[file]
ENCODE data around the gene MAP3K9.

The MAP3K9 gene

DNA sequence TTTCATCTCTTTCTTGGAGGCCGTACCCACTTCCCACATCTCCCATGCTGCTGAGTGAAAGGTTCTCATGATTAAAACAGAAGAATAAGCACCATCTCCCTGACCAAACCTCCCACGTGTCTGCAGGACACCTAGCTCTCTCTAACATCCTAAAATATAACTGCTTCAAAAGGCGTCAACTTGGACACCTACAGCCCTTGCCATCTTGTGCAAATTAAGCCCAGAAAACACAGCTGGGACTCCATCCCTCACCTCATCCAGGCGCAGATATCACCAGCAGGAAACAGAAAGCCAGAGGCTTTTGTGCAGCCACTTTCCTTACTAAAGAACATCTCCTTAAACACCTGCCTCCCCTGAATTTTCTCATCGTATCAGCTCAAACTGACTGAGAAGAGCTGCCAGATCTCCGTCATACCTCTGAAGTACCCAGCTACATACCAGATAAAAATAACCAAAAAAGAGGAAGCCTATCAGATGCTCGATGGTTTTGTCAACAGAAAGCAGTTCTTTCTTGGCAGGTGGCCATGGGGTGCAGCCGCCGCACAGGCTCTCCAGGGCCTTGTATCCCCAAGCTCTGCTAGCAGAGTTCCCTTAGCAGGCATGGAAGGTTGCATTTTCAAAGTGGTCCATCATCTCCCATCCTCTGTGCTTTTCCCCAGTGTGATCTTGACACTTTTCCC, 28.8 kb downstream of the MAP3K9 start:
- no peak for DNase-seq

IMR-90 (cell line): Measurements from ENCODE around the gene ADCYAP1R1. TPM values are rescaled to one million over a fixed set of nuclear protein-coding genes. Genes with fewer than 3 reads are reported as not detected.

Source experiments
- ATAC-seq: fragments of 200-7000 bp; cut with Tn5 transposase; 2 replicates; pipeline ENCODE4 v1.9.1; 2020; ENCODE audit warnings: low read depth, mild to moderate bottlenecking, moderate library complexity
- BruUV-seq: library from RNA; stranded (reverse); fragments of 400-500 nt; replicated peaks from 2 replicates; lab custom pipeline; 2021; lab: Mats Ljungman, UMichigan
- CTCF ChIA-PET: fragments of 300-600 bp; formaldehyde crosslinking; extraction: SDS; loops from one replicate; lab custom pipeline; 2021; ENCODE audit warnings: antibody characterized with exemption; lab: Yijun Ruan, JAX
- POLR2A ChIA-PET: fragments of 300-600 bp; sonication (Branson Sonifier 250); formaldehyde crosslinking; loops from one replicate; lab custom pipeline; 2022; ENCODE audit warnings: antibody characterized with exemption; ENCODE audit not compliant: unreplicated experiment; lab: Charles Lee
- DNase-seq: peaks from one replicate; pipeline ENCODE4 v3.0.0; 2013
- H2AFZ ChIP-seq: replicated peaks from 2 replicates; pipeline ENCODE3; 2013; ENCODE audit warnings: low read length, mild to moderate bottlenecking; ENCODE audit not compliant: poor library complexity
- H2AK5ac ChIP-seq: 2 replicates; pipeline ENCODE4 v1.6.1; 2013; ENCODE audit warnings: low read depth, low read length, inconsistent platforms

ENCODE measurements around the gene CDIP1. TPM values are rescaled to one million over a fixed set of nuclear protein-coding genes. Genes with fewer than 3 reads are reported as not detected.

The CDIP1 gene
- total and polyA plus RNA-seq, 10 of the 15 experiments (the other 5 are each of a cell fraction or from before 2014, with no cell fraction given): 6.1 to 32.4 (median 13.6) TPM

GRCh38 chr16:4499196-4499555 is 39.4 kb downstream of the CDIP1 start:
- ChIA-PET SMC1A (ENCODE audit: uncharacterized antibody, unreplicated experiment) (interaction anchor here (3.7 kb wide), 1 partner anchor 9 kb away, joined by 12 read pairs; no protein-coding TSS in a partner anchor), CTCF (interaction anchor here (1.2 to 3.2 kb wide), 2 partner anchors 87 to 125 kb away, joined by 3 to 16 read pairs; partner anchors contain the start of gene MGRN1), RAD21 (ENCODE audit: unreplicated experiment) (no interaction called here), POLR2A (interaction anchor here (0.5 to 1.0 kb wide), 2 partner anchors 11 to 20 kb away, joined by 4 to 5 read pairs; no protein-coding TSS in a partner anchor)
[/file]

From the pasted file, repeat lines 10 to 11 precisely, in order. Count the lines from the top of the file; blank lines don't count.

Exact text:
- POLR2A ChIA-PET: fragments of 300-600 bp; sonication (Branson Sonifier 250); formaldehyde crosslinking; loops from one replicate; lab custom pipeline; 2022; ENCODE audit warnings: antibody characterized with exemption; ENCODE audit not compliant: unreplicated experiment; lab: Charles Lee
- DNase-seq: peaks from one replicate; pipeline ENCODE4 v3.0.0; 2013